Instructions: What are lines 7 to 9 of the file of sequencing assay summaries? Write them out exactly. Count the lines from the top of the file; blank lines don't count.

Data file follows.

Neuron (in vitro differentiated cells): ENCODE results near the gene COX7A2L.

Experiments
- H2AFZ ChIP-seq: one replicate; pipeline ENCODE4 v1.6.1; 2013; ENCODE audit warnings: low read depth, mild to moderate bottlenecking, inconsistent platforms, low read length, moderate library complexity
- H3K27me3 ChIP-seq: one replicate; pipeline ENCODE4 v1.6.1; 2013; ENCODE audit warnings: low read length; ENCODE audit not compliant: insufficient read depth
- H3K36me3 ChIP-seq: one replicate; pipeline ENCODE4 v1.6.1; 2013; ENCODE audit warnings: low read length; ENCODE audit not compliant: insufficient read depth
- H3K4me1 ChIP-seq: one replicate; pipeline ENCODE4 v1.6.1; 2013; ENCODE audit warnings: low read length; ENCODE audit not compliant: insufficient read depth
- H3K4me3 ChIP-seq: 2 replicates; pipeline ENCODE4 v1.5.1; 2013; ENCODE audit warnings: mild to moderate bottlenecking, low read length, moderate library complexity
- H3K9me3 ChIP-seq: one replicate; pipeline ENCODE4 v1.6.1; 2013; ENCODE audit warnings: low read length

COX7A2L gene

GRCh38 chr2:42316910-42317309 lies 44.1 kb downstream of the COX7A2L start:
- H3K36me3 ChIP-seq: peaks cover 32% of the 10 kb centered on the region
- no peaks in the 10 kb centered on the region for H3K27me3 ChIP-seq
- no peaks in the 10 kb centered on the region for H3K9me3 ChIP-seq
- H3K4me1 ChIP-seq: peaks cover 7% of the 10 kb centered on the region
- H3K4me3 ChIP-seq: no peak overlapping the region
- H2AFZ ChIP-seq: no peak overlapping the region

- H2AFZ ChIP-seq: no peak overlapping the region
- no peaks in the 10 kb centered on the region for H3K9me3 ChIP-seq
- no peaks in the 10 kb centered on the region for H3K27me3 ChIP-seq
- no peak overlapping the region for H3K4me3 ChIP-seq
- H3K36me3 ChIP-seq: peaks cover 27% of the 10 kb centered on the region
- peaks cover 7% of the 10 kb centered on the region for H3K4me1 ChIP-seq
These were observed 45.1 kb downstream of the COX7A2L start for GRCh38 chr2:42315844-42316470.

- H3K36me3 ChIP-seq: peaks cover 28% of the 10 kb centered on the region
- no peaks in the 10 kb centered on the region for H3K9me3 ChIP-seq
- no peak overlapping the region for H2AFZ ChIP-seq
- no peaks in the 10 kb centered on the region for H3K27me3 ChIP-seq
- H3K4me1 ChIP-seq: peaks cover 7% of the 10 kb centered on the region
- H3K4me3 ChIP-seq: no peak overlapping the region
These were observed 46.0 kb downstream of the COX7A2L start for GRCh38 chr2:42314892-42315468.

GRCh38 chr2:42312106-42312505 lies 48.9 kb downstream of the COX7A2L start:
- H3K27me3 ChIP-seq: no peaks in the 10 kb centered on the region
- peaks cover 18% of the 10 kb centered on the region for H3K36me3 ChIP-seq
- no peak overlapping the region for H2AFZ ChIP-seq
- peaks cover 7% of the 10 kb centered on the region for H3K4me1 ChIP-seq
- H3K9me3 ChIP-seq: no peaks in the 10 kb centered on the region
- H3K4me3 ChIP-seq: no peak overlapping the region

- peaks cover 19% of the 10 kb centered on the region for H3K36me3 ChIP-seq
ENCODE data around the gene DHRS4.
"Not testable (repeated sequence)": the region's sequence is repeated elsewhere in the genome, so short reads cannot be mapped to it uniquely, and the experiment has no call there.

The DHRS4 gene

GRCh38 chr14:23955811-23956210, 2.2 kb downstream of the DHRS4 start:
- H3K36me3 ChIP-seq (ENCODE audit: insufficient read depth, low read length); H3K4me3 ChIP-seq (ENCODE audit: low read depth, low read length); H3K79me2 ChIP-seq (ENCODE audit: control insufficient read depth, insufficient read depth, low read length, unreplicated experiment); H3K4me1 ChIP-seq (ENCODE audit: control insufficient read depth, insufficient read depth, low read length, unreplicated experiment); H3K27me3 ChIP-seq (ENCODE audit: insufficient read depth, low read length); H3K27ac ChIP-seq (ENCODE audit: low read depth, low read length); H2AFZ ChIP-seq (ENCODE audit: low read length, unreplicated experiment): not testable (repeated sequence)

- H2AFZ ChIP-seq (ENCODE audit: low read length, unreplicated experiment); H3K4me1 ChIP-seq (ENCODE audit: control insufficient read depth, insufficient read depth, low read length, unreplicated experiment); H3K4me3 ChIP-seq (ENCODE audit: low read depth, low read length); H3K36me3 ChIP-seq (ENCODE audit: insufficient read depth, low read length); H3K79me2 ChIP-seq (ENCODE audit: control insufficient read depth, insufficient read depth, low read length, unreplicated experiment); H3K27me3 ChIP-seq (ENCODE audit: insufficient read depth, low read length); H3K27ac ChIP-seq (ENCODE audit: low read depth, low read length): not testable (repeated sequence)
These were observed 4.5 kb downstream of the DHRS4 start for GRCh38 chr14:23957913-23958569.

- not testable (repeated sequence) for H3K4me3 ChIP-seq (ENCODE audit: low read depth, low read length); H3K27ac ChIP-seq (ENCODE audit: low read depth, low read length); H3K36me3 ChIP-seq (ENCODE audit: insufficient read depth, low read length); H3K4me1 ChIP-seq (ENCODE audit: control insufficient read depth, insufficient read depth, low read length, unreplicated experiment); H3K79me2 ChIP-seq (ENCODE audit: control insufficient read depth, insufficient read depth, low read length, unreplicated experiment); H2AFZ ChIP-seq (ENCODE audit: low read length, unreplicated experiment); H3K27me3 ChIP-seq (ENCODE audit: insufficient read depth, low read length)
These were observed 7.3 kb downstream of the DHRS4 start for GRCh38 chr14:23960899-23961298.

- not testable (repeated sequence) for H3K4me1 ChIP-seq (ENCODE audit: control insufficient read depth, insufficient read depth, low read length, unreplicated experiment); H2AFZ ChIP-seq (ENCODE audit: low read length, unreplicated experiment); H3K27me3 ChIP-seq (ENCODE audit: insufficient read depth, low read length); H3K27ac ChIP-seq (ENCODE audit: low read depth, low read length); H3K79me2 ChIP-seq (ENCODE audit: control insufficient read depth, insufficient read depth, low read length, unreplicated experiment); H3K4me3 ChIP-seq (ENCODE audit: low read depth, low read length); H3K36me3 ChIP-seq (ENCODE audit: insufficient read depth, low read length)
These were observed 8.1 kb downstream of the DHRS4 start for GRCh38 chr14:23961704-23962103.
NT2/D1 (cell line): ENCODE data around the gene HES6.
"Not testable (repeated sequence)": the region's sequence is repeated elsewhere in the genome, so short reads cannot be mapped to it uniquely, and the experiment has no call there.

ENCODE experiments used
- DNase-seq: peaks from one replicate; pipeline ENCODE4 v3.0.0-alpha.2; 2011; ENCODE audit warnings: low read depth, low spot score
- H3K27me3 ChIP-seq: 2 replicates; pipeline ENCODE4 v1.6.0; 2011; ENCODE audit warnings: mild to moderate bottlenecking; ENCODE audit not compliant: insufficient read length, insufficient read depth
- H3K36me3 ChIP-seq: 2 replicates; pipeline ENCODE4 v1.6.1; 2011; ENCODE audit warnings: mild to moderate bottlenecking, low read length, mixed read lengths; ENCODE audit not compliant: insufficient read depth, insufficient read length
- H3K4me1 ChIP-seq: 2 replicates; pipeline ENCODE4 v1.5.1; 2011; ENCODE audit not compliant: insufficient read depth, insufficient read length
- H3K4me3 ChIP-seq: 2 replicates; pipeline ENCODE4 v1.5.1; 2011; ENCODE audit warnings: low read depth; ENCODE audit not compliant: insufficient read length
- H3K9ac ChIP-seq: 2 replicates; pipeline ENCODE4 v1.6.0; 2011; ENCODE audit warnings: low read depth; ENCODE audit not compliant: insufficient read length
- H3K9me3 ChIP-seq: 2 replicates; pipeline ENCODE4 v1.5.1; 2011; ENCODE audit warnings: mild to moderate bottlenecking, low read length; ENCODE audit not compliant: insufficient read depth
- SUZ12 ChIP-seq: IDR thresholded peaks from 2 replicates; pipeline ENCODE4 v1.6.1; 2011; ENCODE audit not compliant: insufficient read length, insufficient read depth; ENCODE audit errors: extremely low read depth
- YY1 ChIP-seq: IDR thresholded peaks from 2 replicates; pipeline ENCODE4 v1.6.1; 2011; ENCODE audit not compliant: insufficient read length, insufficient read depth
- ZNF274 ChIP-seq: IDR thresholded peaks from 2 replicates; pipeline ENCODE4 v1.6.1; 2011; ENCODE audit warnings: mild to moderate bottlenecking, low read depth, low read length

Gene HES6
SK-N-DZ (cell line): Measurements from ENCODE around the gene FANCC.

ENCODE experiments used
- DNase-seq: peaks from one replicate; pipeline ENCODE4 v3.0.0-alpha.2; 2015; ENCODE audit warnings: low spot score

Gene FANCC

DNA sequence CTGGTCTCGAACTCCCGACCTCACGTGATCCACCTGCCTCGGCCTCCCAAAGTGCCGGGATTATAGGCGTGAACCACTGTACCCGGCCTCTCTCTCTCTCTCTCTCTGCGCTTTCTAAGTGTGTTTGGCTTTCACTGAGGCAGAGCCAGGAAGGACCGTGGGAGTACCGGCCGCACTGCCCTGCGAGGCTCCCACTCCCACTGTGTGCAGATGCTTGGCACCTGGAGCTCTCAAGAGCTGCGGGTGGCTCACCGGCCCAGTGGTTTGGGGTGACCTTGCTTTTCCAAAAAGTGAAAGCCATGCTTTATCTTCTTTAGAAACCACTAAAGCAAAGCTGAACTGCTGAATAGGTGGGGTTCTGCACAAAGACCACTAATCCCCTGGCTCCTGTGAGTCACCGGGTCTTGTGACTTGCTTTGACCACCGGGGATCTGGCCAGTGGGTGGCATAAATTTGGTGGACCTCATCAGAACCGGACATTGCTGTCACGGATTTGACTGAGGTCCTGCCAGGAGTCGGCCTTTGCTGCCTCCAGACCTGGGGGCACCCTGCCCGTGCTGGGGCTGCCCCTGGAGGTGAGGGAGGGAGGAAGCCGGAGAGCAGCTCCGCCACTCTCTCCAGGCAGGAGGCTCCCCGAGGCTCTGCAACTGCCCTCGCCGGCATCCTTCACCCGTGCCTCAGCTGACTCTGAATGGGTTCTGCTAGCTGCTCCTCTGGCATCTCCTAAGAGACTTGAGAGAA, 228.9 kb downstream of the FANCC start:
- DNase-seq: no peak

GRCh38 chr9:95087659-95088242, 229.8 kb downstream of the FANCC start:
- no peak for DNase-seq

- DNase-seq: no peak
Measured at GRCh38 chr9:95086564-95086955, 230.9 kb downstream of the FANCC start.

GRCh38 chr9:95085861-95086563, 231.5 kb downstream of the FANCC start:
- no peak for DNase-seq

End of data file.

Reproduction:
- H3K4me3 ChIP-seq: 2 replicates; pipeline ENCODE4 v1.5.1; 2013; ENCODE audit warnings: mild to moderate bottlenecking, low read length, moderate library complexity
- H3K9me3 ChIP-seq: one replicate; pipeline ENCODE4 v1.6.1; 2013; ENCODE audit warnings: low read length

COX7A2L gene